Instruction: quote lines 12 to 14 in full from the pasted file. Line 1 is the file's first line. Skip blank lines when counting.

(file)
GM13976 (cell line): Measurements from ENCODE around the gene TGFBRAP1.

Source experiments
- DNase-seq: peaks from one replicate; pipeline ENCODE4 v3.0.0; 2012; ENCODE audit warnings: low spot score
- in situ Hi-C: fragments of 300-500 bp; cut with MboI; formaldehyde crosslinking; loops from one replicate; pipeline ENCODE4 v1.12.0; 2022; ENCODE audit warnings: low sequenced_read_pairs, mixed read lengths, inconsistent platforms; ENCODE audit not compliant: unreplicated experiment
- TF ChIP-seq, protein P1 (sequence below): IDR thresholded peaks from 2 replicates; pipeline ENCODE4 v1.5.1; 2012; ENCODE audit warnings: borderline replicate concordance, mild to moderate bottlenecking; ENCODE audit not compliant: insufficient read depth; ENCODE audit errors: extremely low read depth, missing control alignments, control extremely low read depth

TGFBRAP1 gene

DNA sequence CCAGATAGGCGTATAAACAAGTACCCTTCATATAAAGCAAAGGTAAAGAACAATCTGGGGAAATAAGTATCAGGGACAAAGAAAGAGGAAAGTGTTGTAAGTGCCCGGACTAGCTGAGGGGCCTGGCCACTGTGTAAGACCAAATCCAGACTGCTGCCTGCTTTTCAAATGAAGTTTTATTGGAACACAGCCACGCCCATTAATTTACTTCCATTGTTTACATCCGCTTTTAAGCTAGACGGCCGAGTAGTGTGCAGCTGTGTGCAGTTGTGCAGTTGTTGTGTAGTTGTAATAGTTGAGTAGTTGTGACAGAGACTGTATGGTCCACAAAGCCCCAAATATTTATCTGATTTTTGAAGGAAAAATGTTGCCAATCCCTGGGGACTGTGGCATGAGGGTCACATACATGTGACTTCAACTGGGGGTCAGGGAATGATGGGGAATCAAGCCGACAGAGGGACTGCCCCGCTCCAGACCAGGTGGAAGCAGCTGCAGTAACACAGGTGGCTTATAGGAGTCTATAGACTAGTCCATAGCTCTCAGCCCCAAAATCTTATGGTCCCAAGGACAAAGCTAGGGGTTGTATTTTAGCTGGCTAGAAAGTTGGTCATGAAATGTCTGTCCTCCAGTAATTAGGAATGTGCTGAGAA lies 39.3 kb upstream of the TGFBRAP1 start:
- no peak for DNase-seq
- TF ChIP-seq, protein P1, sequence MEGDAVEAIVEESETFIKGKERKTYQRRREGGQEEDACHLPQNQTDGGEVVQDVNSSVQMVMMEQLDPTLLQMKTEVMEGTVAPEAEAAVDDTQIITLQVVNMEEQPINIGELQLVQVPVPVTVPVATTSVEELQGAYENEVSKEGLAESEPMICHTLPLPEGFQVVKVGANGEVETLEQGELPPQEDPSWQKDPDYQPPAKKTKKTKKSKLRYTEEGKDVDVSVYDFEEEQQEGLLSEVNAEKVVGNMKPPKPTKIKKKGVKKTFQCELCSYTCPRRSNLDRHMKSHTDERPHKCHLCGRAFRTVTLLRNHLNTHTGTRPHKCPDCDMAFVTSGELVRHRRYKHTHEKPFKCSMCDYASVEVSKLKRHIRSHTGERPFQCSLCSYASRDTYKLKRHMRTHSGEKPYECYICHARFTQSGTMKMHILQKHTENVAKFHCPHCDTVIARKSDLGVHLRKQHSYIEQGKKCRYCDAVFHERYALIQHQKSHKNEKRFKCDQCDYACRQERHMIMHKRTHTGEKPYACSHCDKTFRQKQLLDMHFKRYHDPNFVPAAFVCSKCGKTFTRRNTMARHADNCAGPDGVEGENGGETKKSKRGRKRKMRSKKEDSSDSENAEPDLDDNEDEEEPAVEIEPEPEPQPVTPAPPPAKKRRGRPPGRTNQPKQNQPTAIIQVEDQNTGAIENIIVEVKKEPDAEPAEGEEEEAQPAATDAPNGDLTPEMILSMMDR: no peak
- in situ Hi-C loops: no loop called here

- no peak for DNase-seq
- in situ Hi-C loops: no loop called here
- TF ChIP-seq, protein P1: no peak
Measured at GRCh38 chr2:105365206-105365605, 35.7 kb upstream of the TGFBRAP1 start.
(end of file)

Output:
- in situ Hi-C loops: no loop called here
- TF ChIP-seq, protein P1: no peak
Measured at GRCh38 chr2:105365206-105365605, 35.7 kb upstream of the TGFBRAP1 start.